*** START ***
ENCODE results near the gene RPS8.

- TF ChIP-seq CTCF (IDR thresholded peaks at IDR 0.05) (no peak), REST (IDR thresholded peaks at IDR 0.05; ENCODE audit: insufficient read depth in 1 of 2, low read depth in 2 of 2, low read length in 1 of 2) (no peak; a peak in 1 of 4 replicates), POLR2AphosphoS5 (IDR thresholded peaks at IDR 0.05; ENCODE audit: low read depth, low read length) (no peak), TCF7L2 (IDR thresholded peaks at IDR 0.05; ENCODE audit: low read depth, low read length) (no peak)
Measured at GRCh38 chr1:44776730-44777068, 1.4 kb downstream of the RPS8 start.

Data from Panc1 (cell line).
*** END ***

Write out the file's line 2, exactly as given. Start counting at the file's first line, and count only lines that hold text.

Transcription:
- TF ChIP-seq CTCF (IDR thresholded peaks at IDR 0.05) (no peak), REST (IDR thresholded peaks at IDR 0.05; ENCODE audit: insufficient read depth in 1 of 2, low read depth in 2 of 2, low read length in 1 of 2) (no peak; a peak in 1 of 4 replicates), POLR2AphosphoS5 (IDR thresholded peaks at IDR 0.05; ENCODE audit: low read depth, low read length) (no peak), TCF7L2 (IDR thresholded peaks at IDR 0.05; ENCODE audit: low read depth, low read length) (no peak)